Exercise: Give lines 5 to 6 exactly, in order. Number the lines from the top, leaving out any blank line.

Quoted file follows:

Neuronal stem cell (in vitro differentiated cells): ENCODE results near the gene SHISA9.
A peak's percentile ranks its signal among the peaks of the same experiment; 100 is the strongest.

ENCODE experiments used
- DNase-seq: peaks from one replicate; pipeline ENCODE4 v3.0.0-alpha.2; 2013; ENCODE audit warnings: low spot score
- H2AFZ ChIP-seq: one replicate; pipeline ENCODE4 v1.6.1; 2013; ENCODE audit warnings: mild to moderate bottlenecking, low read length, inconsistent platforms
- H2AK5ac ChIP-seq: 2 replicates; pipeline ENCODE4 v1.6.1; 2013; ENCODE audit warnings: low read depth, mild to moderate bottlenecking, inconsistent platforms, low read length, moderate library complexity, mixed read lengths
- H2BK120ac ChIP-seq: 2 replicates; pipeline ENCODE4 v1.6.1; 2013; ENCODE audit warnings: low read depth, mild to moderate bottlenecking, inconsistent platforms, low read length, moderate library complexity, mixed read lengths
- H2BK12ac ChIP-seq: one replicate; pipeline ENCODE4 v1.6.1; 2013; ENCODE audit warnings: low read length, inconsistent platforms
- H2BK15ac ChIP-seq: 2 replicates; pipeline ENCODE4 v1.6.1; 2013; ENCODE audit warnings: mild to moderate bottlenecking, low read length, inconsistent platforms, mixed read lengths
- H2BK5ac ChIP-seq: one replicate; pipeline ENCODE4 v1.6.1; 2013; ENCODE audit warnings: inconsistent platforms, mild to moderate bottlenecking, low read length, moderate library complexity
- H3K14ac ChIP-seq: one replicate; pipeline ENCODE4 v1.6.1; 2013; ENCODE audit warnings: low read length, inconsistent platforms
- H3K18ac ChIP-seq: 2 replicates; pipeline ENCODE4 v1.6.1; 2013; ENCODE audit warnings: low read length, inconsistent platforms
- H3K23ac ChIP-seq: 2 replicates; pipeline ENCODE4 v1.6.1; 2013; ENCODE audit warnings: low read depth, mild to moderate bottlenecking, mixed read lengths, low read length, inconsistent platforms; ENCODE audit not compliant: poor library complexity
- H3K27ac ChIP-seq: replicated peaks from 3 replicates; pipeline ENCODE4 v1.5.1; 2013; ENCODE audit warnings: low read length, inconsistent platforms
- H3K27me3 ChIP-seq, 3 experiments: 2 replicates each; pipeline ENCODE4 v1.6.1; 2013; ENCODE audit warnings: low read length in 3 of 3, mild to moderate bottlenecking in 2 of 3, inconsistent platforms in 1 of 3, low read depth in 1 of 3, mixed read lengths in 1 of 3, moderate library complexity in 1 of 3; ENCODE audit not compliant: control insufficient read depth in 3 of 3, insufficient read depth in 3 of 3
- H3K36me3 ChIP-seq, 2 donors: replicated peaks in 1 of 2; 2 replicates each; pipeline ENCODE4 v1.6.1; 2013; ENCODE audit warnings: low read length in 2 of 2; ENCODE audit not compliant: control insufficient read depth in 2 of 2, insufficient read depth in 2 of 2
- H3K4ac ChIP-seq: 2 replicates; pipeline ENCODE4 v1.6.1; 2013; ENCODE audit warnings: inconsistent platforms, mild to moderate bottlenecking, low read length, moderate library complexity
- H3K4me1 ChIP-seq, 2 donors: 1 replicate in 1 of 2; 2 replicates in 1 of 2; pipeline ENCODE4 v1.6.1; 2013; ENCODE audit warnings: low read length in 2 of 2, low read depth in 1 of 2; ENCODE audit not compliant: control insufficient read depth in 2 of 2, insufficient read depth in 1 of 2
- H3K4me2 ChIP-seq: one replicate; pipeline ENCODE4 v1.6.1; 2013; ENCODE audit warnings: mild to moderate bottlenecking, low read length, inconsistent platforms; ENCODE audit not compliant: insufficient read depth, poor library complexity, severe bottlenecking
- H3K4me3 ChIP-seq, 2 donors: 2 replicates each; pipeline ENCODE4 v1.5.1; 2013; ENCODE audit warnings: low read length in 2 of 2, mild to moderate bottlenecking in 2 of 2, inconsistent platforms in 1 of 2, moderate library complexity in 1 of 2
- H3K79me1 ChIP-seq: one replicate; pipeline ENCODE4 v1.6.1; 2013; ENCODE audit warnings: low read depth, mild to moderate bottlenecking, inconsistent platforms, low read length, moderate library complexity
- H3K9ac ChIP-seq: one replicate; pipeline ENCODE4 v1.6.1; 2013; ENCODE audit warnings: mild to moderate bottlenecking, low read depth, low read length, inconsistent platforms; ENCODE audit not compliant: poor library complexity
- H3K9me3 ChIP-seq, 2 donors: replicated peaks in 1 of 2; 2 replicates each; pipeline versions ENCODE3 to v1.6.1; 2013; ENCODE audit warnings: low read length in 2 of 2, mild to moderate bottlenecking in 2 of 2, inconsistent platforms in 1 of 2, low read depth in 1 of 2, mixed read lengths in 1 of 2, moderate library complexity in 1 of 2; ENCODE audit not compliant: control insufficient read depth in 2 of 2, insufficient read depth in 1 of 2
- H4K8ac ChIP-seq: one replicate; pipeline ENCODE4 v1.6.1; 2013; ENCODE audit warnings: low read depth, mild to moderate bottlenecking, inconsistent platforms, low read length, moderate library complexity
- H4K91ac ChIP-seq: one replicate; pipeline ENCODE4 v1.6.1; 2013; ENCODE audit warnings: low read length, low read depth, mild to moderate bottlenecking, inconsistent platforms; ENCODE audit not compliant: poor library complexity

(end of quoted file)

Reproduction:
- H2AFZ ChIP-seq: one replicate; pipeline ENCODE4 v1.6.1; 2013; ENCODE audit warnings: mild to moderate bottlenecking, low read length, inconsistent platforms
- H2AK5ac ChIP-seq: 2 replicates; pipeline ENCODE4 v1.6.1; 2013; ENCODE audit warnings: low read depth, mild to moderate bottlenecking, inconsistent platforms, low read length, moderate library complexity, mixed read lengths